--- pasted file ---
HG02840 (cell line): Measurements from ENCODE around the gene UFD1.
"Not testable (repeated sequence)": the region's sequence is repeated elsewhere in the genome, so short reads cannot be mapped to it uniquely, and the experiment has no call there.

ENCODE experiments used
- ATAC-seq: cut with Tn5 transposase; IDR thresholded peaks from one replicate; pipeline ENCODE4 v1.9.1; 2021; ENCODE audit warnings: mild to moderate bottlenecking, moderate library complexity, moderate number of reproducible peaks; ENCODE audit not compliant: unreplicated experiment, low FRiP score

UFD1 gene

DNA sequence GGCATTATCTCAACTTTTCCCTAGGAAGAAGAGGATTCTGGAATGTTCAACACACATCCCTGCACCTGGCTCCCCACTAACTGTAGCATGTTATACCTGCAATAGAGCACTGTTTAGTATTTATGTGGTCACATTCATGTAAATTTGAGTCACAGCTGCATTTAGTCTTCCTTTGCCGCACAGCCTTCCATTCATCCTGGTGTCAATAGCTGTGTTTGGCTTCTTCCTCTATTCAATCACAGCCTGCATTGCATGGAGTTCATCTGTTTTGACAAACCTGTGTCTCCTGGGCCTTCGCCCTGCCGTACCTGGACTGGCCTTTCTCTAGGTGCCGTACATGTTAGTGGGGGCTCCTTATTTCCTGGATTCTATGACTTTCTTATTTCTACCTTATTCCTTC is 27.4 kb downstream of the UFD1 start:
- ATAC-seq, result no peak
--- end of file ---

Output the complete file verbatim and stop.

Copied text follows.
HG02840 (cell line): Measurements from ENCODE around the gene UFD1.
"Not testable (repeated sequence)": the region's sequence is repeated elsewhere in the genome, so short reads cannot be mapped to it uniquely, and the experiment has no call there.

ENCODE experiments used
- ATAC-seq: cut with Tn5 transposase; IDR thresholded peaks from one replicate; pipeline ENCODE4 v1.9.1; 2021; ENCODE audit warnings: mild to moderate bottlenecking, moderate library complexity, moderate number of reproducible peaks; ENCODE audit not compliant: unreplicated experiment, low FRiP score

UFD1 gene

DNA sequence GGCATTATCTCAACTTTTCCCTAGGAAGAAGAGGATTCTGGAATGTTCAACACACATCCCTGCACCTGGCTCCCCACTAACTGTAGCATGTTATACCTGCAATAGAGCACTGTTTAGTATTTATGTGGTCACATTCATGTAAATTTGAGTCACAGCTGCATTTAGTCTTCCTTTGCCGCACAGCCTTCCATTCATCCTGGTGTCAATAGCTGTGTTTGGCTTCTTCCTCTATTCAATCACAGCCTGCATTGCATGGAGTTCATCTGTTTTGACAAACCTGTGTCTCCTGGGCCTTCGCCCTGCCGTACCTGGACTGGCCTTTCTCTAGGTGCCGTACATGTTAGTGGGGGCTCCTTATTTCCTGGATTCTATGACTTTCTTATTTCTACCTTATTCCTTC is 27.4 kb downstream of the UFD1 start:
- ATAC-seq, result no peak